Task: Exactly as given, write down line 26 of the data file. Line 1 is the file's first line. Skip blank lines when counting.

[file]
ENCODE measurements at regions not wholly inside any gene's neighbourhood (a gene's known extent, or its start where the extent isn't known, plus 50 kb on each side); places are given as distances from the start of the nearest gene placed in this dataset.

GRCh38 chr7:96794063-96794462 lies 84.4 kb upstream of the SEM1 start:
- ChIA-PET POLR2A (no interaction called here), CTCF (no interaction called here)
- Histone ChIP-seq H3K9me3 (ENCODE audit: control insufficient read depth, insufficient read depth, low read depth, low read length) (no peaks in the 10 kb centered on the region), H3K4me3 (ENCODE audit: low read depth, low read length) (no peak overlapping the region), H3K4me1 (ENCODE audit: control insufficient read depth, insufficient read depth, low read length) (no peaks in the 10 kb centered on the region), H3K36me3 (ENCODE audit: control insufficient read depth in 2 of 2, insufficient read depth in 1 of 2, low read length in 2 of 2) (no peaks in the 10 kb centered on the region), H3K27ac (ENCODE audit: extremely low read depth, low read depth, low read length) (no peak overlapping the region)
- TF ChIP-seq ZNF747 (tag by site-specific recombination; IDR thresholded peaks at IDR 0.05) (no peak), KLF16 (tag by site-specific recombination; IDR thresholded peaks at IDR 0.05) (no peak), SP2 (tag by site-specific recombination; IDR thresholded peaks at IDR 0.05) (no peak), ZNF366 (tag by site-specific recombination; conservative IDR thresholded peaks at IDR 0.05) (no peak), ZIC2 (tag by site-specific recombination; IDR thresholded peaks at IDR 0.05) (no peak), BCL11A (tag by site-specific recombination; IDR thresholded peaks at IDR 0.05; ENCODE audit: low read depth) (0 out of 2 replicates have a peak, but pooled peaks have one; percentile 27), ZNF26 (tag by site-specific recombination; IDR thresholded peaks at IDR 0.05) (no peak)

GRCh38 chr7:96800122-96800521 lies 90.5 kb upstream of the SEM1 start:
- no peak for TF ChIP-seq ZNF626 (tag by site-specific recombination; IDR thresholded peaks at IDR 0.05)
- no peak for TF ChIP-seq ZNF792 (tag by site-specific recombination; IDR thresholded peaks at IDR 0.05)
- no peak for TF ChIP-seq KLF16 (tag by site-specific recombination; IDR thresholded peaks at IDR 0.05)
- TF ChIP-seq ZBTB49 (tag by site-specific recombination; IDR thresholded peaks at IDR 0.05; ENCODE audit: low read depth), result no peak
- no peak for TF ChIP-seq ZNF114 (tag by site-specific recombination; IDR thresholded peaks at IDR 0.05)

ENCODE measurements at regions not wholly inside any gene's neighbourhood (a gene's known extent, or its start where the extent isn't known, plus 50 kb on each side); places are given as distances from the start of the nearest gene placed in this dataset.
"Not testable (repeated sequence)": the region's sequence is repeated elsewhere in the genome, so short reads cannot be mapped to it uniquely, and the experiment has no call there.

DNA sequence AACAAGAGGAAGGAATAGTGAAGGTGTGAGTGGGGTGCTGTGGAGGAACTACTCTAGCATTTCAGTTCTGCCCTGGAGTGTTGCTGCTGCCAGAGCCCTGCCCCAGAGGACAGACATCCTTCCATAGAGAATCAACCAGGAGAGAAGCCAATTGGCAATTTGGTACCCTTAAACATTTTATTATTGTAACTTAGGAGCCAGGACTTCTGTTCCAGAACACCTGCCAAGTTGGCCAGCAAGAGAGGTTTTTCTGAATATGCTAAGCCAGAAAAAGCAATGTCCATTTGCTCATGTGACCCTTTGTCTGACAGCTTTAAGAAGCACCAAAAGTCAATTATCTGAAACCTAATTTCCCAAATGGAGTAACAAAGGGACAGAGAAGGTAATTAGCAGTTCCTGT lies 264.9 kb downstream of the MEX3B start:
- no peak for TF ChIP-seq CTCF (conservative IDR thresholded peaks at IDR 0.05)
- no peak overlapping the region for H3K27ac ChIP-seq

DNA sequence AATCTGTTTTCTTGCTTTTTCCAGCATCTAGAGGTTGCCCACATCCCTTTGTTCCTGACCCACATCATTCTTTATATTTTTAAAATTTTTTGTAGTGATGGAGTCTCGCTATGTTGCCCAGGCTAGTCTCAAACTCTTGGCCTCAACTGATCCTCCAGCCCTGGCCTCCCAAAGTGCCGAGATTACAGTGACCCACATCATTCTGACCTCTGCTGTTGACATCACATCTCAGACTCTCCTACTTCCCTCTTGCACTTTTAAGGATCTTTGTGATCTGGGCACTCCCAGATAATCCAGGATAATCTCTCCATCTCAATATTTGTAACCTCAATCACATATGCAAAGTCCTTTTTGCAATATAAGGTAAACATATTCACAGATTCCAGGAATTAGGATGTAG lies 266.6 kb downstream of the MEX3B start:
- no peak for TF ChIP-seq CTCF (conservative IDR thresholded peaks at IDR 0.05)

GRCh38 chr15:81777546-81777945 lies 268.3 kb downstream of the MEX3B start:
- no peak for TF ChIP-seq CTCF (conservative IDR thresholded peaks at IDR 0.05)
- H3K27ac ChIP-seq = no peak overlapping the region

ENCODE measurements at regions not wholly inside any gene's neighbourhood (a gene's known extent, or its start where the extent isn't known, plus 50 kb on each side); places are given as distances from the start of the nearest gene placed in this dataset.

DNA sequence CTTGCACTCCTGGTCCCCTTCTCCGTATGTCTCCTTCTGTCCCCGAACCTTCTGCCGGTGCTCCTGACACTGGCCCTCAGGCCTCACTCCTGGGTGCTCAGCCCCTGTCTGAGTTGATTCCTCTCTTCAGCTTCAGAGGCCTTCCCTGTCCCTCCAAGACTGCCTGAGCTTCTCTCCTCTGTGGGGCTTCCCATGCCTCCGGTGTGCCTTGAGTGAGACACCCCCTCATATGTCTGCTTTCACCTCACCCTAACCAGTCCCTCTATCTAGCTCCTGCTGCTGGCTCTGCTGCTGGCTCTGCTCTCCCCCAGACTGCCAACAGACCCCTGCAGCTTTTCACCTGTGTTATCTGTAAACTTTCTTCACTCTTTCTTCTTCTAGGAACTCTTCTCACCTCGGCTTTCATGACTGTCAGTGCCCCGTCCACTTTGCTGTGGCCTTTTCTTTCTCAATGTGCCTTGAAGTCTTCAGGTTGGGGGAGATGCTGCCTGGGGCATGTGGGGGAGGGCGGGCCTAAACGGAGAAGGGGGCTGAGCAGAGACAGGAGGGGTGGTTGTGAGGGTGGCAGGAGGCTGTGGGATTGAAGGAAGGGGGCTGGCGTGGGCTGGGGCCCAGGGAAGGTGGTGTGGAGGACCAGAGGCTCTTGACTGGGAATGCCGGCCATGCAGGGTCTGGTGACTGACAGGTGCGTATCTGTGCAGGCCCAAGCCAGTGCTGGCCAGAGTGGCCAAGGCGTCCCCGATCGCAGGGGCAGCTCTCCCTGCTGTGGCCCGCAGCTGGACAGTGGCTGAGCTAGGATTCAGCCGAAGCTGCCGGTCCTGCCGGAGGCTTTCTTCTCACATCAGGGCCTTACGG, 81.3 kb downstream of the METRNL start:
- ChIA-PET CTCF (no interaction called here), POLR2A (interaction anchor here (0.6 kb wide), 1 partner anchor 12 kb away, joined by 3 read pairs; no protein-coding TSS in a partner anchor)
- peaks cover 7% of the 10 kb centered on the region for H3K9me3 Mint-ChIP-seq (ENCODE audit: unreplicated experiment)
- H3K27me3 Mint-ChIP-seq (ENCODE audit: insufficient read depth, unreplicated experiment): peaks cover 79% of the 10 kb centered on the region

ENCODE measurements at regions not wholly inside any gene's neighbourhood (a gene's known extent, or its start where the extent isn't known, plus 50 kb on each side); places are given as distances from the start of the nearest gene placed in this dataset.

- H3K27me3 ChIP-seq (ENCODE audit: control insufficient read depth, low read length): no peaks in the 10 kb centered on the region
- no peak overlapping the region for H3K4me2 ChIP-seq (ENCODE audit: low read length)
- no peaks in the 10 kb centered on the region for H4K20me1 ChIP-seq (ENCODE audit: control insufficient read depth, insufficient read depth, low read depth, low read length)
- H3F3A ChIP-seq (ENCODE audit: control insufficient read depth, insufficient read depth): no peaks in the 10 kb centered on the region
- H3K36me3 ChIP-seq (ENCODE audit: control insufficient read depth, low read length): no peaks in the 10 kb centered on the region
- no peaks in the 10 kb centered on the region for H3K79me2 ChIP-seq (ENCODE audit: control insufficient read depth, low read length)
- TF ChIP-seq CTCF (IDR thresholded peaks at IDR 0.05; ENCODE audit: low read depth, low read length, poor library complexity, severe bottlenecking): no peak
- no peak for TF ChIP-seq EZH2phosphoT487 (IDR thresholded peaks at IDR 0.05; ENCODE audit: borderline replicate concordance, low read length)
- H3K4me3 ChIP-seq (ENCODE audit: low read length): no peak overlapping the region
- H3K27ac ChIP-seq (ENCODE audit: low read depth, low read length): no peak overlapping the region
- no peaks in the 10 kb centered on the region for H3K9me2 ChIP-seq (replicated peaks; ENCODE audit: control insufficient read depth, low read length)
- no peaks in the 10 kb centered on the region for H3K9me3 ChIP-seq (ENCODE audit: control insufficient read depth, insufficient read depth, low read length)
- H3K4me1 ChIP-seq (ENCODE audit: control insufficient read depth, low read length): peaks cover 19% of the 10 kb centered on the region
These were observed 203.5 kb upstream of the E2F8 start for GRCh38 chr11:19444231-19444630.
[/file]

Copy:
- H3K27me3 Mint-ChIP-seq (ENCODE audit: insufficient read depth, unreplicated experiment): peaks cover 79% of the 10 kb centered on the region